A descriptive, multi-case study of physical education and physical activity within president's challenge demonstration centers

Rhonda M Haag, Purdue University


Professionals have called upon schools in the United States to be instrumental in addressing the health and wellness of our nation's youth in an era of growing childhood obesity. Organizations such as the National Association for Sport and Physical Education (NASPE), First Lady, Michelle Obama and the President's Council on Fitness, Sports and Nutrition (PCFSN) are just a few of the many people and groups that have opted to focus upon physical activity (PA) and physical education (PE) promotion as part of the total school equation for help in this effort. Their campaigns, such as Let's Move (Obama, 2010), Let's Move in School (NASPE, 2010), and the President's Challenge Program (PCFSN, n.d), have inspired millions of youth to become more physically active, both inside the school environment and in their personal lives. ^ This study investigated four schools, two elementary and two junior high that had worked toward this promotion of high quality school-based physical activity and physical education programs and were recently awarded the President's Challenge Demonstration Center title from the PCFSN. ^ The findings revealed several aspects for the development and sustainment of quality physical education and physical activity programs, and a model was developed that identified three levels of capacity-building. Level one, referred to as the structural/organizational level, acted as a foundation for building quality comprehensive school PE/PA programs, level two, referred to as the capacity-building level, provided the processes for dynamic, functional PE/PA program development, and level three, referred to as the sustainability level, identified the characteristics needed for maintaining quality PE/PA programs.^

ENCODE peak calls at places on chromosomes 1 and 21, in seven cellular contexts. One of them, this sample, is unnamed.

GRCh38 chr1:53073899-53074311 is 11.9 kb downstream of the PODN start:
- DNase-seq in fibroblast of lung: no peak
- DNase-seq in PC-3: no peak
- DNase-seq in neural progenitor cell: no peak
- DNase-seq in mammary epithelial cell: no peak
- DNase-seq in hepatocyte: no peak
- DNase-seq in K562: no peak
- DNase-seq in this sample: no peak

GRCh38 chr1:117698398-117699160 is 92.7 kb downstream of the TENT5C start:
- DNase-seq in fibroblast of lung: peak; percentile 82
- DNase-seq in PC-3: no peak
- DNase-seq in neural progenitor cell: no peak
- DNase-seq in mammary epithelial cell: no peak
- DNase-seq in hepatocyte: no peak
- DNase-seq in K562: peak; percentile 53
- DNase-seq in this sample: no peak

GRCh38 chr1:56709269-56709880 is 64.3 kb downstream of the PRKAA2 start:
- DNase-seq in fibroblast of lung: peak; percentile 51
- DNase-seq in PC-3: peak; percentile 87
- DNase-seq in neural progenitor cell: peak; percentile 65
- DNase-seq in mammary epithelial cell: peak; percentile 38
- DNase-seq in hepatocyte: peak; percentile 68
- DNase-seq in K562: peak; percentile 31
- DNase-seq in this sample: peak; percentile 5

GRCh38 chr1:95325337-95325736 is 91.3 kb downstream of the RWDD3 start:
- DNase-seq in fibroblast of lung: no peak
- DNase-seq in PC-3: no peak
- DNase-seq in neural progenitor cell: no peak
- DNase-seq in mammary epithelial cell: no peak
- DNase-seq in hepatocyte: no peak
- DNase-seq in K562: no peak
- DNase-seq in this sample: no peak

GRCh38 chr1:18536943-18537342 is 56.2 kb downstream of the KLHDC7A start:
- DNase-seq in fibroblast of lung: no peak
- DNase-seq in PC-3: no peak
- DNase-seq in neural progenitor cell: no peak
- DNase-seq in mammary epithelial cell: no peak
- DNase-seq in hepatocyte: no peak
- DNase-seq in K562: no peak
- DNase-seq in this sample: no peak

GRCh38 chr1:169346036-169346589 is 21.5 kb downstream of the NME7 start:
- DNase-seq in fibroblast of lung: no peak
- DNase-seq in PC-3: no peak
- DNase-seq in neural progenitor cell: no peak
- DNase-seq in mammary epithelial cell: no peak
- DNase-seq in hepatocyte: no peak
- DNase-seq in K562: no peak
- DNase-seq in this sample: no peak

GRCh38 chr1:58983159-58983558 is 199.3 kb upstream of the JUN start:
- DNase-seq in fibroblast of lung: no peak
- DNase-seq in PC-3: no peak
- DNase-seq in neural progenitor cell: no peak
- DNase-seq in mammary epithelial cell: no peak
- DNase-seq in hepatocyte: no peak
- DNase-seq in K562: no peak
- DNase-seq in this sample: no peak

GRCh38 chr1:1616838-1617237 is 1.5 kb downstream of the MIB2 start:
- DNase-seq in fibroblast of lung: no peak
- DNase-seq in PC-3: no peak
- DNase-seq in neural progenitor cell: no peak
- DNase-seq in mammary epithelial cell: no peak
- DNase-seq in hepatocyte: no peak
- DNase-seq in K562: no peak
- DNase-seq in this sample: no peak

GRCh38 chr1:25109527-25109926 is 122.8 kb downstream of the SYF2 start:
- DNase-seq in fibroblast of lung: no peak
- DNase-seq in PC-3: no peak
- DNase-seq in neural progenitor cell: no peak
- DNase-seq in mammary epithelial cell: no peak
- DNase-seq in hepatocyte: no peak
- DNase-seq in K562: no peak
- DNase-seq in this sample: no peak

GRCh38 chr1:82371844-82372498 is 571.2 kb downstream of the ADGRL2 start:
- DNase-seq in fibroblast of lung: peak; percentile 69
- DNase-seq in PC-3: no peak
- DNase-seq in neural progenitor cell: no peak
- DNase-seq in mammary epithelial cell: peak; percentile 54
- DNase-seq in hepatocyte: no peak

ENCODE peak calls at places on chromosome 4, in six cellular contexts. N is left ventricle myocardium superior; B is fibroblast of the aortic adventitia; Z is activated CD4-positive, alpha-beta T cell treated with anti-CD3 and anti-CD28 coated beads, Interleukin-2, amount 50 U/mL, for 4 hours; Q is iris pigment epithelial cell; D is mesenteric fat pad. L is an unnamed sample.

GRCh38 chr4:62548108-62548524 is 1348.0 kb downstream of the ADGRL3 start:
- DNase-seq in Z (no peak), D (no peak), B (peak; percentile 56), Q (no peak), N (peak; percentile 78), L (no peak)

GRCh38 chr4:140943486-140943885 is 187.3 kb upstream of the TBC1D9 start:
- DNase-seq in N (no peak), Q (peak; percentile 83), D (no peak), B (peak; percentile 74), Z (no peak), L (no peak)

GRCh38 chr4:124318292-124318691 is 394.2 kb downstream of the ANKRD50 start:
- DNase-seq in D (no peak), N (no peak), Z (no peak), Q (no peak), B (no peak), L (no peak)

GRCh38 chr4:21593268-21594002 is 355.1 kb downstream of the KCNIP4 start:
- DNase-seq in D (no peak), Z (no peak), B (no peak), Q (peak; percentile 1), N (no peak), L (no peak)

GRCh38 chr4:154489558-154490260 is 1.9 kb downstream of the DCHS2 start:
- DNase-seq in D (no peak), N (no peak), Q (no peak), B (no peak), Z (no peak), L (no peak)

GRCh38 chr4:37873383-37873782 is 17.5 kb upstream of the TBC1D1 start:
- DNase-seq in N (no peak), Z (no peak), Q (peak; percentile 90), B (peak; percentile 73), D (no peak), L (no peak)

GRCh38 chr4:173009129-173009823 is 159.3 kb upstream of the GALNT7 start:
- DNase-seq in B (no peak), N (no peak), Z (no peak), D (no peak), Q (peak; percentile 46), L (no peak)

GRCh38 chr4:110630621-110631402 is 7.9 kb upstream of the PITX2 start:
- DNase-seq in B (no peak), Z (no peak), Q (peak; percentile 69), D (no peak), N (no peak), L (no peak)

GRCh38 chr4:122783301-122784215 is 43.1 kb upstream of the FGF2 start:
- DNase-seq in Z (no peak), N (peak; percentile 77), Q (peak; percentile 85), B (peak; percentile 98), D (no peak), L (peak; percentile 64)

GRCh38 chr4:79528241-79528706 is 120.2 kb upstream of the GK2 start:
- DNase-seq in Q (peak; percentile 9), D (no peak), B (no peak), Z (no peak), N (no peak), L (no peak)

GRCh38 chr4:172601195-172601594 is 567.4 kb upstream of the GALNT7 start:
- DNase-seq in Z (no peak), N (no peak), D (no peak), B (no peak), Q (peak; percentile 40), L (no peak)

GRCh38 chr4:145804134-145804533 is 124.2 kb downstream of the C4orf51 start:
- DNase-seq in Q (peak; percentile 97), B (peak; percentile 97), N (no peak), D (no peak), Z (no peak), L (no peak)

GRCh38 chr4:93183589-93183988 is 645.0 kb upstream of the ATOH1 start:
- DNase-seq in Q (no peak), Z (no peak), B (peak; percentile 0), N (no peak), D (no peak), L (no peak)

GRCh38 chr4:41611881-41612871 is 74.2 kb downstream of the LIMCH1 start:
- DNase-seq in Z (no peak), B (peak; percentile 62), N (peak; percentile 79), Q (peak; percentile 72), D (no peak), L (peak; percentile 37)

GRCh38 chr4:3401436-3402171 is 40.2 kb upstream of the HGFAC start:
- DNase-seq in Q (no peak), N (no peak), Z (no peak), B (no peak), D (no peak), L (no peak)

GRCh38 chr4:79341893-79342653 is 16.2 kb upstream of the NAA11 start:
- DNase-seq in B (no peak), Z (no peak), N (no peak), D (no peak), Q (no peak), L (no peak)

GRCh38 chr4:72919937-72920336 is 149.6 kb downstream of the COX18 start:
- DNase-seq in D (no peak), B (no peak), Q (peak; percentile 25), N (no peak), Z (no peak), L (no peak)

Thomas J. Templin, Purdue University.

Subject Area

Education, Physical|Health Sciences, Recreation|Education, Health

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